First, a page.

Jordan also thinks that if the Ontario government decides to adopt Premier Ford’s stance on the distribution of cannabis, “the private market is going to increase competition and hopefully will mean more locations than the 40 that were promised in Ontario by end of the year.”

Then again, since Premier Ford has not given a clear and precise directive on the matter, Ontarians are still left in limbo with regard to authorized cannabis retailers.

Distribution

Jordan also urges cannabis users to take note of the word “distribute” in both federal and provincial legislations, which include the term “make available.”

“Right now, in the current legislation, we don’t have the words to distribute – we have to traffic. To distribute is a bit broader and it might mean that we’ll see some extra scrutiny on parents who haphazardly make cannabis available for their children,” he says.

Jordan then presents a scenario where a parent “leaves the marijuana out in their house and the kid just happens to find it. The parent didn’t mean to do that, but this possibly could lead to a charge of distributing cannabis because the parent made available the cannabis to the kid, even if he or she didn’t explicitly put the cannabis in their hands,” he elaborates.

In Ontario, a person will be able to grow up to four cannabis plants per residence. Imagine that person to be a parent with a child that is younger than 19 years old. The parent’s decision to grow cannabis at home, although legal within the legislation, might actually open up prosecutions.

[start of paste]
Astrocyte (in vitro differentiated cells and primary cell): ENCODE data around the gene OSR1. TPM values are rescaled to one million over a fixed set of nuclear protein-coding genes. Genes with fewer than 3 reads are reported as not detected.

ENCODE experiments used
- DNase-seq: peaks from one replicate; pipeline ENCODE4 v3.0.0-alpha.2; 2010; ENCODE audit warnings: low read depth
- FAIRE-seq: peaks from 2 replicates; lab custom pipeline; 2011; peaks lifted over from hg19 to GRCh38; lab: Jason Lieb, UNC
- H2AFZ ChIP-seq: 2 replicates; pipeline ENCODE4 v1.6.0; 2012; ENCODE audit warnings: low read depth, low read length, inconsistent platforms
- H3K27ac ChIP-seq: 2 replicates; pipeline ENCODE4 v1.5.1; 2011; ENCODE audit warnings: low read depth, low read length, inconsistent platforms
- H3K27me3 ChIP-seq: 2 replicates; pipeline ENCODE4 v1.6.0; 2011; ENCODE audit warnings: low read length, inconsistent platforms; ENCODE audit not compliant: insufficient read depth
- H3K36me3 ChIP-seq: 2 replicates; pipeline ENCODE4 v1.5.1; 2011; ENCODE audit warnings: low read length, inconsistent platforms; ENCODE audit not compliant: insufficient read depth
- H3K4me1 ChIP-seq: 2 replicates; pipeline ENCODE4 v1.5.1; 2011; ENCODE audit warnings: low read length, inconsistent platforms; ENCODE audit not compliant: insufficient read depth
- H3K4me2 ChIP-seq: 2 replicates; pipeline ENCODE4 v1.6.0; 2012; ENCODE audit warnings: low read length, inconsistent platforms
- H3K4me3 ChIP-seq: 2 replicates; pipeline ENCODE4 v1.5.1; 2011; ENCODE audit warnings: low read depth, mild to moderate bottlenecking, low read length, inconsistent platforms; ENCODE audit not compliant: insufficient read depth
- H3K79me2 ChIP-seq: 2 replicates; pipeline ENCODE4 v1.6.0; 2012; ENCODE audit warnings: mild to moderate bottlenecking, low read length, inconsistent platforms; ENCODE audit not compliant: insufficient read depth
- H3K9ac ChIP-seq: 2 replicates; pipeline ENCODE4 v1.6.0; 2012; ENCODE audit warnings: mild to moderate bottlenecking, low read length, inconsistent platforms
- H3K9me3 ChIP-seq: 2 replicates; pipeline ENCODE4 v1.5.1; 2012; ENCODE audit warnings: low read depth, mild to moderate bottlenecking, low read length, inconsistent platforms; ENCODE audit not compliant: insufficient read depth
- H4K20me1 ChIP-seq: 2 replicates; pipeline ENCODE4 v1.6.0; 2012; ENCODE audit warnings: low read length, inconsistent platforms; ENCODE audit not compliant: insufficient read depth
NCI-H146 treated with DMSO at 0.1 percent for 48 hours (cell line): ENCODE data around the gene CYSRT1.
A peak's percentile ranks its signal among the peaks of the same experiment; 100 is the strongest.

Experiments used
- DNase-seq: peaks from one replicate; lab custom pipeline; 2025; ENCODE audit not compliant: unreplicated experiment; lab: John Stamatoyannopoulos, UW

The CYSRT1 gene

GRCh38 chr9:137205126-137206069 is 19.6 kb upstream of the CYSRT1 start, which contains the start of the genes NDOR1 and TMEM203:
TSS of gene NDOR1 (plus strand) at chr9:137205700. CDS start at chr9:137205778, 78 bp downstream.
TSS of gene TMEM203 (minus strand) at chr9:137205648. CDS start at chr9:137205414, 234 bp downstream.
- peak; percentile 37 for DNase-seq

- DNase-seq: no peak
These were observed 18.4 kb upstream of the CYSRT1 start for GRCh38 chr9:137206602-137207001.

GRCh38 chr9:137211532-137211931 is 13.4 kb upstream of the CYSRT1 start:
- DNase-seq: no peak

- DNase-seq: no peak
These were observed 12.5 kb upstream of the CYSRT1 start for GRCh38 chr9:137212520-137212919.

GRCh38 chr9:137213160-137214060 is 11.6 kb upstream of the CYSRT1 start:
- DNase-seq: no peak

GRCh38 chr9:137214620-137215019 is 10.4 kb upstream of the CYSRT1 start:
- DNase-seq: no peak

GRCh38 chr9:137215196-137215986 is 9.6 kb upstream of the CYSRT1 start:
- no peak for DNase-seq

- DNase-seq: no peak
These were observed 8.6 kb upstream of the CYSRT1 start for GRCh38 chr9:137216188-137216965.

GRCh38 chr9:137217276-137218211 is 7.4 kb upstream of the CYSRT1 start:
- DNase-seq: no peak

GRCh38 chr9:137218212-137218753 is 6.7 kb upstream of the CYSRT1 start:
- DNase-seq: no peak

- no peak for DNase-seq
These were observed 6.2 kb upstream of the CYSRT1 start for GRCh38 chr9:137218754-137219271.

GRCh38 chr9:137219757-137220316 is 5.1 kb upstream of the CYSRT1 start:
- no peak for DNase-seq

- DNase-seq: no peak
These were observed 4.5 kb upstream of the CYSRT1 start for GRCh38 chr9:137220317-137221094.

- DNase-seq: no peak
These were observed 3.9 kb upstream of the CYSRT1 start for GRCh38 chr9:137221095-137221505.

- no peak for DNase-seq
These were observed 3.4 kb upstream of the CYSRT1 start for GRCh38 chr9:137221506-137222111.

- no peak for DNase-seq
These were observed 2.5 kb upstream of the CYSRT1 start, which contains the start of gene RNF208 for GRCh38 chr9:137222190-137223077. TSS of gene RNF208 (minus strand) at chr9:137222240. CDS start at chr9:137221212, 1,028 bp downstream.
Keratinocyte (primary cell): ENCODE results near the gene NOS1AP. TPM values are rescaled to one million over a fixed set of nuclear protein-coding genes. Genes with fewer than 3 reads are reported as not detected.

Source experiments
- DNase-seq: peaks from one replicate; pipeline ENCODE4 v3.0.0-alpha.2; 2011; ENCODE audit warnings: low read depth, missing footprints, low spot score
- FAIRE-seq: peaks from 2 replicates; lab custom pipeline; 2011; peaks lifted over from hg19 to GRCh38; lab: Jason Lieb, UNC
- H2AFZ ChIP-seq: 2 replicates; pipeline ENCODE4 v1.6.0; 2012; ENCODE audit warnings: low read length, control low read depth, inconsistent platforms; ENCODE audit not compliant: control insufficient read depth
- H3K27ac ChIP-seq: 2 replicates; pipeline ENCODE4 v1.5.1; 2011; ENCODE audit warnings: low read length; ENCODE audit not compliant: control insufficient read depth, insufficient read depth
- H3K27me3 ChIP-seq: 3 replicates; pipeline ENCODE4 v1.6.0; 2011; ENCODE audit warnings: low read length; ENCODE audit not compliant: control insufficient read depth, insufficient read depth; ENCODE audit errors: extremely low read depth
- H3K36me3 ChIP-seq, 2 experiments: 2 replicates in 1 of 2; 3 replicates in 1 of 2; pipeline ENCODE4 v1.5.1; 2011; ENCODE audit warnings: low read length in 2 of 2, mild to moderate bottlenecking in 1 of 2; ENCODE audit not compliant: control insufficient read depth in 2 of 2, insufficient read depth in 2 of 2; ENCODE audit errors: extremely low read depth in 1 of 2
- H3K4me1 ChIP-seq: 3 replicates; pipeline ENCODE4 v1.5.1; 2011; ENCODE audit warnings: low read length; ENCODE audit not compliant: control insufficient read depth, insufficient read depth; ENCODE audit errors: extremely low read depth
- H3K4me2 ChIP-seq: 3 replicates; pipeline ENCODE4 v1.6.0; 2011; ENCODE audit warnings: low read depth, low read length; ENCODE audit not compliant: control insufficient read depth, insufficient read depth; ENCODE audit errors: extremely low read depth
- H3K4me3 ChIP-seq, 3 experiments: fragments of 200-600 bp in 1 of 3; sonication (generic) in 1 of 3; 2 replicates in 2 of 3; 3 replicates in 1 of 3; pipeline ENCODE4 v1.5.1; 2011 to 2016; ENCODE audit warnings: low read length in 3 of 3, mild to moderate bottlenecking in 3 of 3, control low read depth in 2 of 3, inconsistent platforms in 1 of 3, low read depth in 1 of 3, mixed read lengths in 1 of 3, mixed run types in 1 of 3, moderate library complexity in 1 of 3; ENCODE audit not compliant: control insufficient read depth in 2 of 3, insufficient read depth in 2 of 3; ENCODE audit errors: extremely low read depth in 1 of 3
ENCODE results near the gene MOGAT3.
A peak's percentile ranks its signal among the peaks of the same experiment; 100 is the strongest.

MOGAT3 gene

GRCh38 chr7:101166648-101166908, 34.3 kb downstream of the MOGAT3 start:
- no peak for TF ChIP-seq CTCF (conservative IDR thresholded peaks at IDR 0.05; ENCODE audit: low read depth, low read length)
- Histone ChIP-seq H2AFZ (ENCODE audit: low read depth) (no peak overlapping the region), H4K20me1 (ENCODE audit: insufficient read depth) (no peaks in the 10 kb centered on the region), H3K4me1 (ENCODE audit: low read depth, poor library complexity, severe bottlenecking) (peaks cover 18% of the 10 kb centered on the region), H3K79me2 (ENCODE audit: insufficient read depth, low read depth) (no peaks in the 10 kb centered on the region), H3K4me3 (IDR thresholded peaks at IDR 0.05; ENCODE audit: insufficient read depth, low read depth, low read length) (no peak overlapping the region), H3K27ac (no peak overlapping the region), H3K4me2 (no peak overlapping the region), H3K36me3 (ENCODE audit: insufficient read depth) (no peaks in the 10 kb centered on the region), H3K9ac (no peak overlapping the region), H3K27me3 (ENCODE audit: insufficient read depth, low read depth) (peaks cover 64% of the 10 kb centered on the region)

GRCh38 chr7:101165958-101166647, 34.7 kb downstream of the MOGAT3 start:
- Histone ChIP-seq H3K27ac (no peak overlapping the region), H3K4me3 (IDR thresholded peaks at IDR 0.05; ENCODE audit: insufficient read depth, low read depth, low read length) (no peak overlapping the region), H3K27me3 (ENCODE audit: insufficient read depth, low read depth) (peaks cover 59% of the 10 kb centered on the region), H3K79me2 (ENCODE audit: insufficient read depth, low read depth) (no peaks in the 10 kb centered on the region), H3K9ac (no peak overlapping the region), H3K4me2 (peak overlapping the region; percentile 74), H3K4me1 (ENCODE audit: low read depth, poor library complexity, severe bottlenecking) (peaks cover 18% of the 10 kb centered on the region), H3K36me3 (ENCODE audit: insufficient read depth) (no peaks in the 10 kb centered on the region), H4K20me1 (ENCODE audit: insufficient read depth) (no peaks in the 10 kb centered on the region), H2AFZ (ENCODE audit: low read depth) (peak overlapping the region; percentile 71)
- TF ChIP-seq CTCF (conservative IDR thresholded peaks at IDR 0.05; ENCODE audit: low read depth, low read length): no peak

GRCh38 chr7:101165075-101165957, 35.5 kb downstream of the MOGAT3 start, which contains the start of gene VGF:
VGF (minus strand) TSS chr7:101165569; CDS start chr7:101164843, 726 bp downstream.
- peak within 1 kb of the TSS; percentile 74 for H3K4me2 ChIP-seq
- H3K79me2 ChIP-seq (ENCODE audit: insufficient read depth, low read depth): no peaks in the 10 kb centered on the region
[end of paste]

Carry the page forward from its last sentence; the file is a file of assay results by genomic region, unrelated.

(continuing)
How much cannabis can you possess?

In Ontario, a cannabis user will be able to have a maximum of 30 grams of dried cannabis in public at any time.

There are, however, different classes of cannabis, and dried cannabis is just one of them. What if a cannabis user had a combination of cannabis plant seeds, fresh marijuana, and cannabis oil in his or her possession?

Schedule 3 of the federal Cannabis Act provides a table to help clarify this ill-defined situation.

Schedule 3 of the Federal Cannabis Act
Define “grey area”

Cambridge Dictionary defines grey area as “a situation that is not clear or where the rules are not known.” If you were stuck in a situation where you had to mull over on whether or not to consume your supposedly legal cannabis, what would you do?

Your answer will determine if you are a responsible cannabis user, or you would likely need good legal representation in the near future.

Update: Soon after this article was published, the Ontario government announced that private retailers will be allowed to sell recreational cannabis. Starting October 17, the province will launch online cannabis sales, but ‘bricks and mortar’ stores won’t begin until April 1, 2019. For more details, click here.
*This is part 2 of a 3-part series on the legalization of recreational cannabis in Canada. Read part 1 here.
Lachelle is a paralegal licensing candidate. She spent several years as a journalist and a marketing communications professional in three countries. She loves reading crime fiction and non-fiction books, watching Netflix shows, and exploring all-you-can-eat brunches in Toronto.